Controlling “Controlled Release” to Make Medicine That Imitates Life

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Steven Little
Department of Chemical & Petroleum Engineering University of Pittsburgh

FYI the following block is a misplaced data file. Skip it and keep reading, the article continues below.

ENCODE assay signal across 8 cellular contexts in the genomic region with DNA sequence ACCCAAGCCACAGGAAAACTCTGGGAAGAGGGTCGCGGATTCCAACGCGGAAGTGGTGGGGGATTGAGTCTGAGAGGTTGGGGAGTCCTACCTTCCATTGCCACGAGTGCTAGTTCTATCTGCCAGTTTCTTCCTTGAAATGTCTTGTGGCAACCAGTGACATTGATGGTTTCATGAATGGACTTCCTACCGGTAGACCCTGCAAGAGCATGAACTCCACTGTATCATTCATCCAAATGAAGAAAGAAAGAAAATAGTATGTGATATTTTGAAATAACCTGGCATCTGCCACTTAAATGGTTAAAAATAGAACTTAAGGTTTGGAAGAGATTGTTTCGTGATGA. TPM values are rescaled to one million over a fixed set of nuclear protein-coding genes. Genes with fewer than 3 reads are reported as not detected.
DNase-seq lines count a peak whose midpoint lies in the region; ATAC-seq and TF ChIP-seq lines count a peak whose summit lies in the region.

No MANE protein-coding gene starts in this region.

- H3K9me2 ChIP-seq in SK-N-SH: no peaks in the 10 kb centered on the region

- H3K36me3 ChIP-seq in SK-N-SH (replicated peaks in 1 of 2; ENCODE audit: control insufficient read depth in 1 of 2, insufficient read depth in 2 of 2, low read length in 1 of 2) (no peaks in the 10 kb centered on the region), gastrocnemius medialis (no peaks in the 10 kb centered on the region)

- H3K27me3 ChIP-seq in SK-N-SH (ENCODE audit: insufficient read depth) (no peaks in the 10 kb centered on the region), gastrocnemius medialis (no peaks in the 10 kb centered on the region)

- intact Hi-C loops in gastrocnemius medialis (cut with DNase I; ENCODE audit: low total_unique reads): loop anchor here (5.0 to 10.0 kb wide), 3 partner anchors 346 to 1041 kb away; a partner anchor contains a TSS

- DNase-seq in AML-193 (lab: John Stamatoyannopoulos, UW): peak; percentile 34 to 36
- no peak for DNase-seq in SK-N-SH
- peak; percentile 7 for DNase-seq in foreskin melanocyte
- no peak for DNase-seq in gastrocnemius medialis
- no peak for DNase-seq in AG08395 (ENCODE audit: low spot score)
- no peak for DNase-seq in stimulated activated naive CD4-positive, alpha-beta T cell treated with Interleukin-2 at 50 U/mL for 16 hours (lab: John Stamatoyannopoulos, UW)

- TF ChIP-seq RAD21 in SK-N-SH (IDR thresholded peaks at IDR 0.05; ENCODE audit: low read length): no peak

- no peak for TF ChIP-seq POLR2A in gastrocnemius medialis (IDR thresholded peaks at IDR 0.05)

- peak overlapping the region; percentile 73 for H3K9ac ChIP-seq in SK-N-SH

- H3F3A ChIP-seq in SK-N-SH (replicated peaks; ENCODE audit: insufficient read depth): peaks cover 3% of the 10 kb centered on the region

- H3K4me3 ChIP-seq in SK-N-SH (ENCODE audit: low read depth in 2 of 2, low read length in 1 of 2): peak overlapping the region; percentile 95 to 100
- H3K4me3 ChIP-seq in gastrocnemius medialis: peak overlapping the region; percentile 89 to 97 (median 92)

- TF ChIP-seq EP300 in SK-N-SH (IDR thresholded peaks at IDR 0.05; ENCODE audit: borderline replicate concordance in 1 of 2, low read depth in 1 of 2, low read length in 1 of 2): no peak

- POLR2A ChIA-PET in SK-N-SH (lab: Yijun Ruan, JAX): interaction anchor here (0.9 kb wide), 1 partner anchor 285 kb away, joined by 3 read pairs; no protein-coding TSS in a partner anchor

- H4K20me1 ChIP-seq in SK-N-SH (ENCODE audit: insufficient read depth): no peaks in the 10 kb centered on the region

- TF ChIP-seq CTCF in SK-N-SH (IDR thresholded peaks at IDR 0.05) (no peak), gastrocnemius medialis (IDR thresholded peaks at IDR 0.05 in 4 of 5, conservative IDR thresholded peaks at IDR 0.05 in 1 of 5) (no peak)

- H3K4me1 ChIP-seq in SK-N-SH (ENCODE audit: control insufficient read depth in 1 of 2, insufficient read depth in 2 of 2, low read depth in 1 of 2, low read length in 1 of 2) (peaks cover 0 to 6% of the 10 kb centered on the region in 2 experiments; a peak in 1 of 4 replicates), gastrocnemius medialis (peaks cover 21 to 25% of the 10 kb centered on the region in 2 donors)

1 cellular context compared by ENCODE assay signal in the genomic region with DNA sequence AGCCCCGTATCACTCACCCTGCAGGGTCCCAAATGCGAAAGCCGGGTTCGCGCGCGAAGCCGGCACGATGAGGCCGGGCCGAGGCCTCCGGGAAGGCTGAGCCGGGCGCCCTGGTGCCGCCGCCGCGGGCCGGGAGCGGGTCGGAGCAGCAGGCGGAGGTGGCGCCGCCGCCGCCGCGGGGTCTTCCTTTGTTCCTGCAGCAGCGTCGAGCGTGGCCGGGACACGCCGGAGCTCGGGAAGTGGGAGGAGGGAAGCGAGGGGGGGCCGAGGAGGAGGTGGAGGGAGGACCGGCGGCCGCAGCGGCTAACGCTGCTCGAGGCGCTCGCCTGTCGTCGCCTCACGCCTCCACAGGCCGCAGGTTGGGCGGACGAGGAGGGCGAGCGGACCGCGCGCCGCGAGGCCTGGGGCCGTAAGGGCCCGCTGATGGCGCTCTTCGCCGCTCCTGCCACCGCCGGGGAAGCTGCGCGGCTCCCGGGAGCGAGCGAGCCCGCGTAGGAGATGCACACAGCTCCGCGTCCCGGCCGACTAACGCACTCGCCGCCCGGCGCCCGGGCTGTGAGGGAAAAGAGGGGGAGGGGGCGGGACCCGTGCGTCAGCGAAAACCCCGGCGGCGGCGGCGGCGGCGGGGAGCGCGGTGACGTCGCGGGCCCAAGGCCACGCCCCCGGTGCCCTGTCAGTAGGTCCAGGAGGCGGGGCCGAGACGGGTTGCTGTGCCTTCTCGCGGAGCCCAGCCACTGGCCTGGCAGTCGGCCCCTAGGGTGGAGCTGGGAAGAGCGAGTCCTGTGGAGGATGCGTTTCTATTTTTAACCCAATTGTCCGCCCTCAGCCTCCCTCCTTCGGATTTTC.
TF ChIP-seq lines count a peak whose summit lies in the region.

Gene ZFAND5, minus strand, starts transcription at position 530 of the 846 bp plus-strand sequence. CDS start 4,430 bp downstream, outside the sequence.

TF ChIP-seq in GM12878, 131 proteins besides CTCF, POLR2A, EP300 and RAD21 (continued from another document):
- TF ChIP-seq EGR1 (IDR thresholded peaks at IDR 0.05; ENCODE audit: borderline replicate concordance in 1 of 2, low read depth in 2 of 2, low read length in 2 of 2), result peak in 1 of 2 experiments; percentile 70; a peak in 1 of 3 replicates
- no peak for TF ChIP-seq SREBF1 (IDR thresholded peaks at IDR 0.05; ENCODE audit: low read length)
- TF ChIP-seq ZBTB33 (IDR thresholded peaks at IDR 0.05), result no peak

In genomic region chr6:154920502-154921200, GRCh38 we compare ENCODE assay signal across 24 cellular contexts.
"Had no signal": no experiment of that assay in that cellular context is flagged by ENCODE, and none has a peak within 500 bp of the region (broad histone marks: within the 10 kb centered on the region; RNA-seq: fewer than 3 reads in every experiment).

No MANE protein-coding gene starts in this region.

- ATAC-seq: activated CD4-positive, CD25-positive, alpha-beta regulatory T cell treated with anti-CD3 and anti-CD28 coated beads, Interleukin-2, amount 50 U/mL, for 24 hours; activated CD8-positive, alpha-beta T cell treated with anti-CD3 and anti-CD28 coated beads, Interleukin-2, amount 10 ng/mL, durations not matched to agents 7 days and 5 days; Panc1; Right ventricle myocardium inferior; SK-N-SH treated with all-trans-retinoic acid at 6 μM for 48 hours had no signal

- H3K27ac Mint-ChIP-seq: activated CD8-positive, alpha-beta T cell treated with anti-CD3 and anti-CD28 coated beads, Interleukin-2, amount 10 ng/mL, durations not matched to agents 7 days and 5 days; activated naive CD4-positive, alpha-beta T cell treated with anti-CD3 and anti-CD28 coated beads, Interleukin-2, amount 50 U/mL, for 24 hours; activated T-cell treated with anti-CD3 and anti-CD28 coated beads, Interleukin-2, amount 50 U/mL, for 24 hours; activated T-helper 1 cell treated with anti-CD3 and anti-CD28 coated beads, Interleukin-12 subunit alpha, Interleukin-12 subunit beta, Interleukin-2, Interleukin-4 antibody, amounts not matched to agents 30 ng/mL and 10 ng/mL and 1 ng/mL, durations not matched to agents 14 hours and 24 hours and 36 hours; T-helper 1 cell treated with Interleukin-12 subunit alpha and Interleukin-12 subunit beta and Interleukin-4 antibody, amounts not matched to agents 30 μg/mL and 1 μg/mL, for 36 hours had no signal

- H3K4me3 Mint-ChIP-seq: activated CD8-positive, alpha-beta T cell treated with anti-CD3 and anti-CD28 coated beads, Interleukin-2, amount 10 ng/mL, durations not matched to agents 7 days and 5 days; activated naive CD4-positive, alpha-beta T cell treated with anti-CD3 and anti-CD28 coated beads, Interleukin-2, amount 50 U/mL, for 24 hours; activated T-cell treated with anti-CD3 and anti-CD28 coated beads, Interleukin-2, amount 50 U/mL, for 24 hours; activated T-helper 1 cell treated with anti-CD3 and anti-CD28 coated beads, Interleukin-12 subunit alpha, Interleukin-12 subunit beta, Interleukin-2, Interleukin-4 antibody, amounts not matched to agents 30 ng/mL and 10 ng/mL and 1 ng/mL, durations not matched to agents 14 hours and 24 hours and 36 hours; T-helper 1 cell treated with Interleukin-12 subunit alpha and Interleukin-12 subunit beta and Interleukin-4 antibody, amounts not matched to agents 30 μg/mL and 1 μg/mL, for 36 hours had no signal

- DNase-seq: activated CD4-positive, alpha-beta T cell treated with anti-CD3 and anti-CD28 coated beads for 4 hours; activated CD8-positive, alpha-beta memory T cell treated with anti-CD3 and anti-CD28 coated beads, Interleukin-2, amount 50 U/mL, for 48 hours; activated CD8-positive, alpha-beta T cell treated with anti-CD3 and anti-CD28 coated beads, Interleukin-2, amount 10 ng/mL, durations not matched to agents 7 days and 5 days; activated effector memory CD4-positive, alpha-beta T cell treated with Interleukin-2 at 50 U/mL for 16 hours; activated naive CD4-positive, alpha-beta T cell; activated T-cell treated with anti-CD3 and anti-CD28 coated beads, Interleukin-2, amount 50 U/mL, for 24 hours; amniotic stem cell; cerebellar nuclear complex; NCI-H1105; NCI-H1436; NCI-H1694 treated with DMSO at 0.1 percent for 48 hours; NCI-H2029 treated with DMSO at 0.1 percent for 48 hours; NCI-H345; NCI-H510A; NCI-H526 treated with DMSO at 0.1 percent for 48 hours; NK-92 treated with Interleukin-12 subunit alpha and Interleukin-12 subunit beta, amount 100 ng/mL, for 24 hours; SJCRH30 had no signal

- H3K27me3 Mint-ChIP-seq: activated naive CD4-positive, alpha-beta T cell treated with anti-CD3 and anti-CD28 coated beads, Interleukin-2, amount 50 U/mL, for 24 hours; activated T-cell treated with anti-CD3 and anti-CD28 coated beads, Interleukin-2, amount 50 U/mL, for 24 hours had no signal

Although the field of controlled release (as applied to release of drugs, cosmetic agents, fertilizers, etc...) has existed for over 40 years, it is still non- trivial to formulate (or engineer) a system to produce a target release behavior (duration of release and rate of release). Over the last 12 years, our research group has revealed fun- damental phenomena in how the most widely-used degradable polymers degrade/erode and how this impacts release behavior from systems comprised of these polymers. These discoveries allow for more precise (even in silicon) design of controlled release formulations that meet the specific needs of the customer. It also permits, for the first time, design of “biomimetic” controlled release systems that reproduce the basic spatio-temporal information transfer that naturally occurs between the cells in our body, with the goal of inducing and/or regula- tion key biological processes. Such is currently out of the reach of modern medicine. As just one example, sim- ple temporal control over the release of specific growth factors can induce robust formation of specific tissues that natural- ly regenerate via stage-wise processes. This is possible using recent advances in the precise design of controlled release formulations. In the same way, this con- cept can also be used to reproduce spatial information that cells (and even tumors) employ to manipulate immunological responses. Collectively, these new tools can effectively reproduce biological con- text and have already shown significant promise as next-generation medical treatments in a variety of disease models where current medical treatments have no answer.